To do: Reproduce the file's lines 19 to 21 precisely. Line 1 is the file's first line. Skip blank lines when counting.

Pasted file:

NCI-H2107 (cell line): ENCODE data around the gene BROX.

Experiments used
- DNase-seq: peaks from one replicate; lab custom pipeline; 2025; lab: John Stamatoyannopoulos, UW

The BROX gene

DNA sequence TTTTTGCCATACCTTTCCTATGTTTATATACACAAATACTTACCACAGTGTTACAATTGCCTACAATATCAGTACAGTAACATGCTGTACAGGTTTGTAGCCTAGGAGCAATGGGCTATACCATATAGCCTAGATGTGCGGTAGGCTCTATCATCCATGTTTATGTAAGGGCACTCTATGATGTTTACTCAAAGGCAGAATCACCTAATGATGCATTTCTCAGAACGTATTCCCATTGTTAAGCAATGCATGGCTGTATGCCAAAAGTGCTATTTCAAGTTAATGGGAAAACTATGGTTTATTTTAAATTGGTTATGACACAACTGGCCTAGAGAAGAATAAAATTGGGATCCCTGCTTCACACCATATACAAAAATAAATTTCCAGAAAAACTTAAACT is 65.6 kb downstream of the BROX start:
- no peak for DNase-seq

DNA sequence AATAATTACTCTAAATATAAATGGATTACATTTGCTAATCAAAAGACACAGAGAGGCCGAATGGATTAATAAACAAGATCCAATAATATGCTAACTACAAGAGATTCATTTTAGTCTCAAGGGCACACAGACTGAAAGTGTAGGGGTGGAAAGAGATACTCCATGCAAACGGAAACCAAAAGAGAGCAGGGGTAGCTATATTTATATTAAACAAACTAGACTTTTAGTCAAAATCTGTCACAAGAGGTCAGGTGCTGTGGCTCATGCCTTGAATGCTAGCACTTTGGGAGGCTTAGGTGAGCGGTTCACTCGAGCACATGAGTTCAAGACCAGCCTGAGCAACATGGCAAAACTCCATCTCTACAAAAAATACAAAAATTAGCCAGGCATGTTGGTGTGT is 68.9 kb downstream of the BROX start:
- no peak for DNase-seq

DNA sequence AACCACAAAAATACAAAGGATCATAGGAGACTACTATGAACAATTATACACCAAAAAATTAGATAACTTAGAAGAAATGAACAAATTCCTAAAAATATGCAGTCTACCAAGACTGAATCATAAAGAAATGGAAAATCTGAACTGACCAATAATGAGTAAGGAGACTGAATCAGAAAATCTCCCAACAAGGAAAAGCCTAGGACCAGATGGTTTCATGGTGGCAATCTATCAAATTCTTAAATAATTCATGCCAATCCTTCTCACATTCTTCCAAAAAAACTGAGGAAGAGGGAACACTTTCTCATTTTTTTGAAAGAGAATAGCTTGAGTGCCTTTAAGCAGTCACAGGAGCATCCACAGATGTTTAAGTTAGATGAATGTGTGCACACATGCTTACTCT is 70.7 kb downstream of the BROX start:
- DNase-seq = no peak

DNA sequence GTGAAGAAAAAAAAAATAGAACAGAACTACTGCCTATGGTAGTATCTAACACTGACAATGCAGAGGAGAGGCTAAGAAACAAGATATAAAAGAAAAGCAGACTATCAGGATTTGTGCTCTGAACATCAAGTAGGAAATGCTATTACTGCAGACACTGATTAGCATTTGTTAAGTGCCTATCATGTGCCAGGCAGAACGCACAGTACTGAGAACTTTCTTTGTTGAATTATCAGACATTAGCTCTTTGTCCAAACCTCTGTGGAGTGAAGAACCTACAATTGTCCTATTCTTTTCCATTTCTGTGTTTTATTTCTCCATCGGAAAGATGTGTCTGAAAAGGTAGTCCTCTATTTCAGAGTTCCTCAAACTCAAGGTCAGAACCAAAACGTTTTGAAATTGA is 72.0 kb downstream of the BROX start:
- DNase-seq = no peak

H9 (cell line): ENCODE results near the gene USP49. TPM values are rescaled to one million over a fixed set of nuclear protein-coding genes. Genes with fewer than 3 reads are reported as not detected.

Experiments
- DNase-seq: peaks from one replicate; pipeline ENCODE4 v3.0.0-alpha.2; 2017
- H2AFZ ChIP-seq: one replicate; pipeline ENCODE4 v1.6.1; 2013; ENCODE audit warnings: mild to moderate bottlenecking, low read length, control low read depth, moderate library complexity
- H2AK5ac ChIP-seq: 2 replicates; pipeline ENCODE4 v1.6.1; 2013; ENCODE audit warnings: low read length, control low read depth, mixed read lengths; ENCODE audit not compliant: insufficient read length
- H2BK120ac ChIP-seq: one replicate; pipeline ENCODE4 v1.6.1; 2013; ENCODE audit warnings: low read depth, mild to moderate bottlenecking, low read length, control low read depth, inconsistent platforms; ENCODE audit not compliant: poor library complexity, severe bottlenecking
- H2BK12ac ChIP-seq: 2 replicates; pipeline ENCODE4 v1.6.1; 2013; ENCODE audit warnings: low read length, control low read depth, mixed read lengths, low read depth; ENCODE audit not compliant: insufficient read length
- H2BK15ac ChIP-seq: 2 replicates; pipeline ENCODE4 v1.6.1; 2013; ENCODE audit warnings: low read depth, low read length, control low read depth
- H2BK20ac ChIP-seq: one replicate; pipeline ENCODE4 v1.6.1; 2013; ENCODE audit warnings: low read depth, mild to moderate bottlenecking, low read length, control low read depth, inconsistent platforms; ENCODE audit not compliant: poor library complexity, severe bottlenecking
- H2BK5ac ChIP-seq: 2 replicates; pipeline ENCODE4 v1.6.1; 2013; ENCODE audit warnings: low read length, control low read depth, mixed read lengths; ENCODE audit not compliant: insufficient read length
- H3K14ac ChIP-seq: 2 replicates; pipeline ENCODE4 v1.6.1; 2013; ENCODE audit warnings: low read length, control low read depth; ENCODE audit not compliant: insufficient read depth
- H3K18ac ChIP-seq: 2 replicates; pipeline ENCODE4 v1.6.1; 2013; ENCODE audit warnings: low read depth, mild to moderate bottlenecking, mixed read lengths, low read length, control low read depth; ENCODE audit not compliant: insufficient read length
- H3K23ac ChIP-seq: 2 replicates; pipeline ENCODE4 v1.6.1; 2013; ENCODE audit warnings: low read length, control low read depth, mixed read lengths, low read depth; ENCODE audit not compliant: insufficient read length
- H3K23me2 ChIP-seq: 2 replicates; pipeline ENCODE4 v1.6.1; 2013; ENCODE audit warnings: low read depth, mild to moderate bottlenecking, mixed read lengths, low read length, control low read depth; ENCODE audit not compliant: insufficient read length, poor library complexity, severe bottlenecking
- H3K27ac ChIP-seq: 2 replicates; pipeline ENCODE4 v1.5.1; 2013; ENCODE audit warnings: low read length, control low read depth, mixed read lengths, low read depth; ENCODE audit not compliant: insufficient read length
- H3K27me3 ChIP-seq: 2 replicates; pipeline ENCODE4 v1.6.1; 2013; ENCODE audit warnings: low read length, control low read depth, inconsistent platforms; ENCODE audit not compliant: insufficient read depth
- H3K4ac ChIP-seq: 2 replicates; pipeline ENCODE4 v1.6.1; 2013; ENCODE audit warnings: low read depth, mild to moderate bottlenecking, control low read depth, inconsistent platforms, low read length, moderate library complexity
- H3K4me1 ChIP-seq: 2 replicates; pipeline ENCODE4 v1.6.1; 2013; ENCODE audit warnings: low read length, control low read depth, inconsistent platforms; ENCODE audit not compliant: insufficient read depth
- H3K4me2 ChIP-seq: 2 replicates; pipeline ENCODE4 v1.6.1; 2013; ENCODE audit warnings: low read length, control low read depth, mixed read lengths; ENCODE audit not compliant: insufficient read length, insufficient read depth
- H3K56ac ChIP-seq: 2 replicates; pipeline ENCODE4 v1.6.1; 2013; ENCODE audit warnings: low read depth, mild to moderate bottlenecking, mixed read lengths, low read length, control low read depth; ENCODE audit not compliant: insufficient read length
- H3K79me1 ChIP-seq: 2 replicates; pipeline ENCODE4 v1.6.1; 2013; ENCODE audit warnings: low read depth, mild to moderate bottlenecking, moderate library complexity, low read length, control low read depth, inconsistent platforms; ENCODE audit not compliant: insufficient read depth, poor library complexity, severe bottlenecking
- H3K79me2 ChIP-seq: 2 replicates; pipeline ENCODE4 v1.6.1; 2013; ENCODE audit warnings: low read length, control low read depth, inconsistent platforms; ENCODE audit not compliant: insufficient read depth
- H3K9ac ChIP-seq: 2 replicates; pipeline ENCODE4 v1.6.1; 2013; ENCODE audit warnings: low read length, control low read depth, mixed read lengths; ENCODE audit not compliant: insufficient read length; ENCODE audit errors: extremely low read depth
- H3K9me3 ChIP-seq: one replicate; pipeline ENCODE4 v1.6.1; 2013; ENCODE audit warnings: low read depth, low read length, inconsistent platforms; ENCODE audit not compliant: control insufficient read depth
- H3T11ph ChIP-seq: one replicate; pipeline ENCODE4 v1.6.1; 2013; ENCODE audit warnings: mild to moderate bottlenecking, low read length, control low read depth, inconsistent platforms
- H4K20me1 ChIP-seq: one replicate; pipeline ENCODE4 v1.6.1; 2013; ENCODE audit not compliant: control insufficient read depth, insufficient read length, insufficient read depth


- H2BK12ac ChIP-seq: 2 replicates; pipeline ENCODE4 v1.6.1; 2013; ENCODE audit warnings: low read length, control low read depth, mixed read lengths, low read depth; ENCODE audit not compliant: insufficient read length
- H2BK15ac ChIP-seq: 2 replicates; pipeline ENCODE4 v1.6.1; 2013; ENCODE audit warnings: low read depth, low read length, control low read depth
- H2BK20ac ChIP-seq: one replicate; pipeline ENCODE4 v1.6.1; 2013; ENCODE audit warnings: low read depth, mild to moderate bottlenecking, low read length, control low read depth, inconsistent platforms; ENCODE audit not compliant: poor library complexity, severe bottlenecking